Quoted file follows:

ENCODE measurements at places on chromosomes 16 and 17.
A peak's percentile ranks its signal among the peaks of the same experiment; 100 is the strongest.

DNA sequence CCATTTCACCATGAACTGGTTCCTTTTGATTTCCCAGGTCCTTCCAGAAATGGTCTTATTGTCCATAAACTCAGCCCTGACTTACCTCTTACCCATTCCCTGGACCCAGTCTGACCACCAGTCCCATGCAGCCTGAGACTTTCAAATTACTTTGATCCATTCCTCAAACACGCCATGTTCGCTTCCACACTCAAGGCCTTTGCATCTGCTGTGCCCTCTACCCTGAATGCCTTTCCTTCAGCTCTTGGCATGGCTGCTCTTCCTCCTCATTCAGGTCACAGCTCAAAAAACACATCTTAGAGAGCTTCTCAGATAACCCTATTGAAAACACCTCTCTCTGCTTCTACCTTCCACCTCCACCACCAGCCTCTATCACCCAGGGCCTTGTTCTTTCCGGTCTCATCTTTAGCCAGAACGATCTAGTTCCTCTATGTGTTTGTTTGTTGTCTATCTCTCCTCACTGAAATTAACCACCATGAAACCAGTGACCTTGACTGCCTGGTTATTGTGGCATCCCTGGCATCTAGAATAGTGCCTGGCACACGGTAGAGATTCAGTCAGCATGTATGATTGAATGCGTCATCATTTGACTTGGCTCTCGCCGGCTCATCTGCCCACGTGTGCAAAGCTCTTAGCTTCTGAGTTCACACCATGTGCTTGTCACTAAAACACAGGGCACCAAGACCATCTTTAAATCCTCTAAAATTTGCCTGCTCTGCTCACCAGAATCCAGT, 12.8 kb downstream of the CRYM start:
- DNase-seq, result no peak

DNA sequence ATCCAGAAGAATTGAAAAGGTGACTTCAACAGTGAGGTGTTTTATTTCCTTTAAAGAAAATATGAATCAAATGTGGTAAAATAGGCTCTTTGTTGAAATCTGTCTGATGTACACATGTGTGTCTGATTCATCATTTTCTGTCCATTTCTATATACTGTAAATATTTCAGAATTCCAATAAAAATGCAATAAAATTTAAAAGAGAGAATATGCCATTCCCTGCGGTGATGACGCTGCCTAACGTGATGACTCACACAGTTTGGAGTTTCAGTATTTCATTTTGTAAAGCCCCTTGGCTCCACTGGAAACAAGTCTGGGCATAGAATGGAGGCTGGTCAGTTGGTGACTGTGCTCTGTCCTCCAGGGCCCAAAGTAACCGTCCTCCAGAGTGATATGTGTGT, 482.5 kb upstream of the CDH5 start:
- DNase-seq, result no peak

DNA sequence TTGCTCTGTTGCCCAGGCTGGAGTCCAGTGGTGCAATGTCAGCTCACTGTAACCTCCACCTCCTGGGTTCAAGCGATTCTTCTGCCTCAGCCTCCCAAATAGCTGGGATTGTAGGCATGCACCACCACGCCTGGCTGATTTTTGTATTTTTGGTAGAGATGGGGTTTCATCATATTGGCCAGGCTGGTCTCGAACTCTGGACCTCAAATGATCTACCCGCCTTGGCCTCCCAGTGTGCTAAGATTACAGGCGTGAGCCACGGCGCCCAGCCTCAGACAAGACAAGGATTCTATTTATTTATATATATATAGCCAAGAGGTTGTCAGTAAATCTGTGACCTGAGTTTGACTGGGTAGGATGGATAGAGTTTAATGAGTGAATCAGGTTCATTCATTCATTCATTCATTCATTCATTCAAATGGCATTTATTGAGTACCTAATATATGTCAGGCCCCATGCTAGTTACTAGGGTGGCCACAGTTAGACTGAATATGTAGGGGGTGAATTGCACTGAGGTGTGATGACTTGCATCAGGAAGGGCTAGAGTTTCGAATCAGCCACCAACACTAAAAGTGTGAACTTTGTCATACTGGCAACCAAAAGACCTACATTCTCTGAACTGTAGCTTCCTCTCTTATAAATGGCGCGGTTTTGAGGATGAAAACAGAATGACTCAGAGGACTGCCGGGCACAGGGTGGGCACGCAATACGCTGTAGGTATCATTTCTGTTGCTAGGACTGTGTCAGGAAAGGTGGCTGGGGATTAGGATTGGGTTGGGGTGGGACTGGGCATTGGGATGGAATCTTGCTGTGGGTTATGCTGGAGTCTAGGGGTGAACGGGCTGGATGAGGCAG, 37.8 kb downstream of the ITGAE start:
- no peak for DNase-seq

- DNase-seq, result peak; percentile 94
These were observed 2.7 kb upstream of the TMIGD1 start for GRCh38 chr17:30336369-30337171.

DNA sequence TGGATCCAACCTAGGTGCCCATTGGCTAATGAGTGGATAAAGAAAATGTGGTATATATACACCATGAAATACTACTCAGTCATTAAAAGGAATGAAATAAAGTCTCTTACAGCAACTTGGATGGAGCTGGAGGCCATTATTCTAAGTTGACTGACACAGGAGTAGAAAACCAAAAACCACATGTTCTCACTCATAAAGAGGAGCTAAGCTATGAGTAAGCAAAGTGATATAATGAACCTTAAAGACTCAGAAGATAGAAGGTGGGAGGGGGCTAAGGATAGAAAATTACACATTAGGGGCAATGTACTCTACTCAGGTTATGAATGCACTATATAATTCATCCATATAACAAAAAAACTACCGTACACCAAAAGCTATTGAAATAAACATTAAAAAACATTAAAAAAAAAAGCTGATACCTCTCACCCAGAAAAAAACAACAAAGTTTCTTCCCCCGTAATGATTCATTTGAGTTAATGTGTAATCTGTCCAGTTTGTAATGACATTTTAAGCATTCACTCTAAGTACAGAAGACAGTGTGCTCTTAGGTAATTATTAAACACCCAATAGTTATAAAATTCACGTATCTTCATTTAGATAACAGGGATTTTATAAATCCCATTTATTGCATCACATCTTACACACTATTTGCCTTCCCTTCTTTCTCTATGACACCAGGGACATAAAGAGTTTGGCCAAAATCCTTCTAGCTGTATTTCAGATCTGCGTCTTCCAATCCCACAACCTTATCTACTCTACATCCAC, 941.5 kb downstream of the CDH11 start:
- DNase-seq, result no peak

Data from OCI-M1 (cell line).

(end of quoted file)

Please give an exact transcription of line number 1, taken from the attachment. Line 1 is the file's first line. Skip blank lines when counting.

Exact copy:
ENCODE measurements at places on chromosomes 16 and 17.